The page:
Puerto Rico is "anomalous" within Latin America and the Caribbean because it remains an "unincorporated territory" of the United States. In 1952, the island became a U.S. Commonwealth (or Estado Libre Asociado, in Spanish), with some political and cultural autonomy. In this book, Ramón E. Soto-Crespo argues that Commonwealth status created a "borderland state," whose influence extends to the continental United States through the "mainland passage," the massive Puerto Rican exodus after World War II. The author rejects standard nationalist views of the island's current political status and proposes that it represents a viable alternative to independence or annexation to the American union. [End Page 421]
The centerpiece of Soto-Crespo's case is his reinterpretation of Luis Muñoz Marín as a "radical theorist of the borderland" (p. xix). First as Senate President (1941-1948) and then as Governor of Puerto Rico (1949-1964), Muñoz Marín led a populist movement that promoted economic development through industrialization and political autonomy through "free association" with the United States. For its supporters, the Commonwealth government allowed Puerto Ricans to resist assimilation by U.S. culture while preserving their attachment to a federated state. According to Soto-Crespo, Muñoz Marín displayed a "border logic" to decolonize the island without creating a nation-state.
The book is based on close readings of literary and political classics, including Muñoz Marín's 1959 Godkin Lectures at Harvard University; René Marqués's controversial analysis of Puerto Rican "docility"; Edgardo Rodríguez Juliá's contemporary novels and chronicles; Esmeralda Santiago's memoir, When I Was Puerto Rican (1994); Arcadio Díaz-Quiñones' collection of essays, El arte de bregar (2000); and several exemplars of Nuyorican poetry, such as Pedro Pietri, Miguel Algarín, and Tato Laviera. Even more intriguing is Soto-Crespo's opening commentary on Puerto Rican painters José Campeche and Francisco Oller. The author's deconstruction of these texts and images is insightful, but often tangential to his main thesis about the cultural anomaly of Puerto Rico as a borderland state or the diaspora as a mainland passage. I sensed an underlying disjuncture between Soto-Crespo's ambitious theoretical framework and his criticism of specific works.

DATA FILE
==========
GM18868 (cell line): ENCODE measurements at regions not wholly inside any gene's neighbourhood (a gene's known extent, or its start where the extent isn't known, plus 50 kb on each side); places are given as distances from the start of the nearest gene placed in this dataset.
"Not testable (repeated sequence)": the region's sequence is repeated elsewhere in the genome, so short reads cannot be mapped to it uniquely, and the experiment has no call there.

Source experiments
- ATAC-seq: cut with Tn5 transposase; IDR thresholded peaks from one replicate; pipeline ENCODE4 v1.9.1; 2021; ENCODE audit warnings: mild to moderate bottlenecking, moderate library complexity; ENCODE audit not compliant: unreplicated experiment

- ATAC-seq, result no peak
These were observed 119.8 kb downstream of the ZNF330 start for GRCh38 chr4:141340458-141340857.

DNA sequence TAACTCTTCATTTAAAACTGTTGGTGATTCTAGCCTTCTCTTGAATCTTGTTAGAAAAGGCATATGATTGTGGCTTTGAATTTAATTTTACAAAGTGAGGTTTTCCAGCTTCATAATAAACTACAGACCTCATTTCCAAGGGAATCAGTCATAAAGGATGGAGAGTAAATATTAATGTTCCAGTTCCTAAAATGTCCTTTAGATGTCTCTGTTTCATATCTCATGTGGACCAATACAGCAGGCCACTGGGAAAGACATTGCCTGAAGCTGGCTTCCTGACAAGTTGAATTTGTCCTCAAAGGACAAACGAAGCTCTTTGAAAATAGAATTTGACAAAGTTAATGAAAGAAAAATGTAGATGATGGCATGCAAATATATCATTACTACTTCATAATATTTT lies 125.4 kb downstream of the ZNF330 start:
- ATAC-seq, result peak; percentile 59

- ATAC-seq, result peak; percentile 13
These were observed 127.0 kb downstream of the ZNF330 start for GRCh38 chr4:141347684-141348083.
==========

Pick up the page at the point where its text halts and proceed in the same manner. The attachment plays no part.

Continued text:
Nonetheless, the book poses key questions about Puerto Rican cultural politics. To begin, how unusual is the distinction between cultural and political nationalism? I would argue that it is widespread in Quebec, Catalonia, Galicia, Gibraltar, Scotland, Corsica, the French and Dutch Antilles, and other dependent territories. Second, how has the "mainland passage" reconfigured territorially and linguistically grounded definitions of national identity? Although the diaspora has undermined the traditional premises of the dominant nationalist discourse, crossing the border between the island and the mainland has not erased it altogether. Third, should U.S.-Puerto Rican relations be characterized as colonial, postcolonial, or even postnational? Many will raise their eyebrows when reading that Commonwealth and migration have established "a postnational Puerto Ricanhood as a new form of cultural, political, and geographic association" (p. 76). Finally, should Puerto Ricans in the United States be understood as an ethnic and racialized group or as colonial immigrants? Soto-Crespo's answer is that diasporic "Puerto Ricans have started to conceive of themselves as an ethnic minority" (p. 130). But that statement begs the question of sorting out the differences among ethnic, racial, colonial, and national forms of identification.
In sum, Mainland Passage is a provocative intervention into some of the most intractable problems in Puerto Rican studies. It productively elaborates ideas from cultural and postcolonial theorists, especially Gloria Anzaldúa and Walter Mignolo. It pushes the limits of recent debates about Puerto Rico as a colonial nation and the diaspora as an exceptional case within Latinos in the United States. It applies the term "borderland state" to Commonwealth as a nonnational form of government that "has transformed a colonial relationship into an anomalous federalist relationship" (p. xx). Even if one does not sympathize [End Page 422] with its fierce apology of estadolibrista ideology, the book is worth reading for its fresh approach to old buzzwords such as colonialism, nationalism, decolonization, sovereignty, autonomy, assimilation, and identity.
Río Piedras, Puerto Rico